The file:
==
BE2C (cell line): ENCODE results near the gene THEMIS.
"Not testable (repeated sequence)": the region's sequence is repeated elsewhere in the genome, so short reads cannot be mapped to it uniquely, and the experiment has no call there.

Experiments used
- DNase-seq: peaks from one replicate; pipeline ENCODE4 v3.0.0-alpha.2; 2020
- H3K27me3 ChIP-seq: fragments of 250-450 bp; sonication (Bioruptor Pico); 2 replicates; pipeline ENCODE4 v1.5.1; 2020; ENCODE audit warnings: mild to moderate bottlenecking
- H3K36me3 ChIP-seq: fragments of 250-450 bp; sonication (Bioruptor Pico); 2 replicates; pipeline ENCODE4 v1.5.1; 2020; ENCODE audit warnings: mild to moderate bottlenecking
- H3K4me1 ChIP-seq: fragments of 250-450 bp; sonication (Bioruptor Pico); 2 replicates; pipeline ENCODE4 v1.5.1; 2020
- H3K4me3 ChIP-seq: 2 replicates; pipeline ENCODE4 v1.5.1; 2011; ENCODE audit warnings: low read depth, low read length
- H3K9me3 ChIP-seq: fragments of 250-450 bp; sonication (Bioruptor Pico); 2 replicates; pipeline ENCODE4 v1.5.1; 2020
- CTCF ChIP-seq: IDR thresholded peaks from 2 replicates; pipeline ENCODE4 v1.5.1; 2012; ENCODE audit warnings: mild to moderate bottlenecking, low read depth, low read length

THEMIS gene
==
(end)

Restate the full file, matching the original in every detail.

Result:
BE2C (cell line): ENCODE results near the gene THEMIS.
"Not testable (repeated sequence)": the region's sequence is repeated elsewhere in the genome, so short reads cannot be mapped to it uniquely, and the experiment has no call there.

Experiments used
- DNase-seq: peaks from one replicate; pipeline ENCODE4 v3.0.0-alpha.2; 2020
- H3K27me3 ChIP-seq: fragments of 250-450 bp; sonication (Bioruptor Pico); 2 replicates; pipeline ENCODE4 v1.5.1; 2020; ENCODE audit warnings: mild to moderate bottlenecking
- H3K36me3 ChIP-seq: fragments of 250-450 bp; sonication (Bioruptor Pico); 2 replicates; pipeline ENCODE4 v1.5.1; 2020; ENCODE audit warnings: mild to moderate bottlenecking
- H3K4me1 ChIP-seq: fragments of 250-450 bp; sonication (Bioruptor Pico); 2 replicates; pipeline ENCODE4 v1.5.1; 2020
- H3K4me3 ChIP-seq: 2 replicates; pipeline ENCODE4 v1.5.1; 2011; ENCODE audit warnings: low read depth, low read length
- H3K9me3 ChIP-seq: fragments of 250-450 bp; sonication (Bioruptor Pico); 2 replicates; pipeline ENCODE4 v1.5.1; 2020
- CTCF ChIP-seq: IDR thresholded peaks from 2 replicates; pipeline ENCODE4 v1.5.1; 2012; ENCODE audit warnings: mild to moderate bottlenecking, low read depth, low read length

THEMIS gene